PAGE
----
Moneyball ★★★½

Who doesn't love a bit of data analysis? Probably most people, but personally I enjoy diving deep into the numbers (you should see my film ratings spreadsheet!). Moneyball is one of the few films to present a good and practical example of mathematics and economics in action. Yet the film doesn't lose its human edge, because there is always tension when applying numbers to people. The reality is people don't want to admit that, in the long run, statistics are right. People want to think of themselves as people, because society as we know it would forever change if we were always rational. Numbers do not explain or predict everything, and they never will, but they do explain much much more than people like to think. Moneyball presents inventive thinking and the natural resistance that the old guard have towards that. Moneyball however doesn't exactly deliver much new in terms of its personal drama. The human side of the story is duller and less interesting than the depiction of how statistics changed baseball. That said, despite not being a huge sports fan and someone who doesn't follow any American sports, the record-breaking winning streak did get me a little emotional and very engaged with the story. Moneyball is sturdy and consistent filmmaking, elevated by the incredibly interesting subject matter, and that really saves the day.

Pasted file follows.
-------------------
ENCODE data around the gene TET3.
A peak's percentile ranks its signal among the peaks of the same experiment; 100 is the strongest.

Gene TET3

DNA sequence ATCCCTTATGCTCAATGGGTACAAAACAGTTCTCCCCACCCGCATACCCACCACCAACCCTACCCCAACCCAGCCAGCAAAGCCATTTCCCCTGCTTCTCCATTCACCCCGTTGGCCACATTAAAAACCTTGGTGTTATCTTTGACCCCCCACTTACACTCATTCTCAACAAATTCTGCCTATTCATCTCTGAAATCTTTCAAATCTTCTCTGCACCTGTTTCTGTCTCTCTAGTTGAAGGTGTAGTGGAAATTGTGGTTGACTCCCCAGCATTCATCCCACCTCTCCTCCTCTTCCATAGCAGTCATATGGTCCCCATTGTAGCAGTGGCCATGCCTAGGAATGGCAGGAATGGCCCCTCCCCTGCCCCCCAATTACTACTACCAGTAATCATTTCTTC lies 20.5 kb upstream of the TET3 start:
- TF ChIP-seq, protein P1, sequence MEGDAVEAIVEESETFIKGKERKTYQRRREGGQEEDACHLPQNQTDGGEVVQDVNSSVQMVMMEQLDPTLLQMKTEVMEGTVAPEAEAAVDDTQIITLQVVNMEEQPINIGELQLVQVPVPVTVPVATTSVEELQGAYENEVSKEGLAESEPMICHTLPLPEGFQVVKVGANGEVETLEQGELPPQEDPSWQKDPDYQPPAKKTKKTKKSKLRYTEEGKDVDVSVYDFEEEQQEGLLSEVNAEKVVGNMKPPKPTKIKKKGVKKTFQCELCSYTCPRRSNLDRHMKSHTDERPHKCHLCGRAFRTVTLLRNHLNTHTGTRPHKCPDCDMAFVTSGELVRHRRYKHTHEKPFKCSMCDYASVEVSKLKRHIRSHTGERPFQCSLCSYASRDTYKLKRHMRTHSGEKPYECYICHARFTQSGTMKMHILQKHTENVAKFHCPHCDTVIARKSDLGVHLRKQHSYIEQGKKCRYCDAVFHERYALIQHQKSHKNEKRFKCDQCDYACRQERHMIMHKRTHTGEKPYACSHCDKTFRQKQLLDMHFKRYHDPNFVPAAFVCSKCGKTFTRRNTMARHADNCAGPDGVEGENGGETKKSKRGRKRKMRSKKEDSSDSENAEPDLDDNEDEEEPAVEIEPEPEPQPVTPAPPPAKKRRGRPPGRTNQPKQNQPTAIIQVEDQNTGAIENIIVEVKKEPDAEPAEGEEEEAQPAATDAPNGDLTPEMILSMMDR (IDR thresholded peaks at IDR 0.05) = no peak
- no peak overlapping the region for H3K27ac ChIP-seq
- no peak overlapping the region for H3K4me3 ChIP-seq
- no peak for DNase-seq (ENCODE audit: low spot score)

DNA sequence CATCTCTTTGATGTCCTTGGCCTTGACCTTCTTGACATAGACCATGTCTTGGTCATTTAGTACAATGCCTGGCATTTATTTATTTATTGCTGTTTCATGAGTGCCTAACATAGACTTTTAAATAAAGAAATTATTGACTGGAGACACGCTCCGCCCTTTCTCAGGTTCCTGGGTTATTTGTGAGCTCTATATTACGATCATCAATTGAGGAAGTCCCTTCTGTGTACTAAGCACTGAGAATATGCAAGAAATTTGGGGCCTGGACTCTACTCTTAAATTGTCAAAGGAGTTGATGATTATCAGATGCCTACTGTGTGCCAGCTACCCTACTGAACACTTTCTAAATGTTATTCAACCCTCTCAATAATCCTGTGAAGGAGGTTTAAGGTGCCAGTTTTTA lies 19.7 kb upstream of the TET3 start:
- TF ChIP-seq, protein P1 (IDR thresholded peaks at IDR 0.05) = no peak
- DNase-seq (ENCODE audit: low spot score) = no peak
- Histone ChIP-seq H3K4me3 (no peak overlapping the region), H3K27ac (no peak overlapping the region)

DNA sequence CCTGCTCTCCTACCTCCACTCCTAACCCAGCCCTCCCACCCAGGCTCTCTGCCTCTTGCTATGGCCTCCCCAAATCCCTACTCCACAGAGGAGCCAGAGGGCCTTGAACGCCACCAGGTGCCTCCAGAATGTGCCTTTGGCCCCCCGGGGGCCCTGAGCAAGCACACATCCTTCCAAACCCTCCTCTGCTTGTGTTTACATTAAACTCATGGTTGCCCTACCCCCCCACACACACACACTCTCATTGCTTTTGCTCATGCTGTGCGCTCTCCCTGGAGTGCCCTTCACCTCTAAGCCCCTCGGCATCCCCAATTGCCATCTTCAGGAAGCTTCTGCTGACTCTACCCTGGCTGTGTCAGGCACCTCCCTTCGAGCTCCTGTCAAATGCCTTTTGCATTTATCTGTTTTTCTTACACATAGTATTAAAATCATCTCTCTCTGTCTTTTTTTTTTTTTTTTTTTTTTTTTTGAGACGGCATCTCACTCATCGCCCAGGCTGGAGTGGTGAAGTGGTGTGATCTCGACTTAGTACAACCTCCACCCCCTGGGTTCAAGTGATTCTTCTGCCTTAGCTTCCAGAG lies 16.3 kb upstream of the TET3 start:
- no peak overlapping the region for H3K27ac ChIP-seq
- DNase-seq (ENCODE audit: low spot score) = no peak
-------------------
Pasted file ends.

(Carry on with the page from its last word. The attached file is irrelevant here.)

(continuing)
2011 Ranked
Academy Award for Best Picture Nominees Ranked